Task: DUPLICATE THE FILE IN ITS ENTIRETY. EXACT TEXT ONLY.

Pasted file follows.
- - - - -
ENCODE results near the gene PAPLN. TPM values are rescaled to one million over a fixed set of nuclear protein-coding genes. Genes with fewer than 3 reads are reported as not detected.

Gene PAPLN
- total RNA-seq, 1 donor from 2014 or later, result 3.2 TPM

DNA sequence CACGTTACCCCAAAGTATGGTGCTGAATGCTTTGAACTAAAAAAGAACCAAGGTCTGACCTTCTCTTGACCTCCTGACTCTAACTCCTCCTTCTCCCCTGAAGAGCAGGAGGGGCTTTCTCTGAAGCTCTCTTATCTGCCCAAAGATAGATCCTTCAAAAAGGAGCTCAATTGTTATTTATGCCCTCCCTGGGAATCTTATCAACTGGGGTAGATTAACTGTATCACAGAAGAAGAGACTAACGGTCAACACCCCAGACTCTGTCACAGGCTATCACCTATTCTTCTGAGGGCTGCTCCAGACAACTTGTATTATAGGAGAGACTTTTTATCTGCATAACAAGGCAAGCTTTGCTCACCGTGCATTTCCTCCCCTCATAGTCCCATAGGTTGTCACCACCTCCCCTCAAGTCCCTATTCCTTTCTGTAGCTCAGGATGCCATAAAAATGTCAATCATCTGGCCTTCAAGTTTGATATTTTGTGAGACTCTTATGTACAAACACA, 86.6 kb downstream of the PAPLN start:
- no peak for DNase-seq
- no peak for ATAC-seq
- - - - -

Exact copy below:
ENCODE results near the gene PAPLN. TPM values are rescaled to one million over a fixed set of nuclear protein-coding genes. Genes with fewer than 3 reads are reported as not detected.

Gene PAPLN
- total RNA-seq, 1 donor from 2014 or later, result 3.2 TPM

DNA sequence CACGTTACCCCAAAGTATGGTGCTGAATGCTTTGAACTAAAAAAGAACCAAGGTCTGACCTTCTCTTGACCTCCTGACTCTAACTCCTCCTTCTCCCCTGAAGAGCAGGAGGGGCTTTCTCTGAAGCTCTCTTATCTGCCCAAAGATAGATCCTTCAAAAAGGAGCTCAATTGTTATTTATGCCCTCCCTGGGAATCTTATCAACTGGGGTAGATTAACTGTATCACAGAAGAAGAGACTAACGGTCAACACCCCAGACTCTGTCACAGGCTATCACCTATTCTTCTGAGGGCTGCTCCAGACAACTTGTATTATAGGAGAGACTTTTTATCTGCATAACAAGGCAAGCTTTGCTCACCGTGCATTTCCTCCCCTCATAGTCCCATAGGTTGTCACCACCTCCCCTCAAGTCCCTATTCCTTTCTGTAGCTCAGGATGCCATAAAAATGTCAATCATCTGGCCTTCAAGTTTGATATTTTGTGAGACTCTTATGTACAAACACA, 86.6 kb downstream of the PAPLN start:
- no peak for DNase-seq
- no peak for ATAC-seq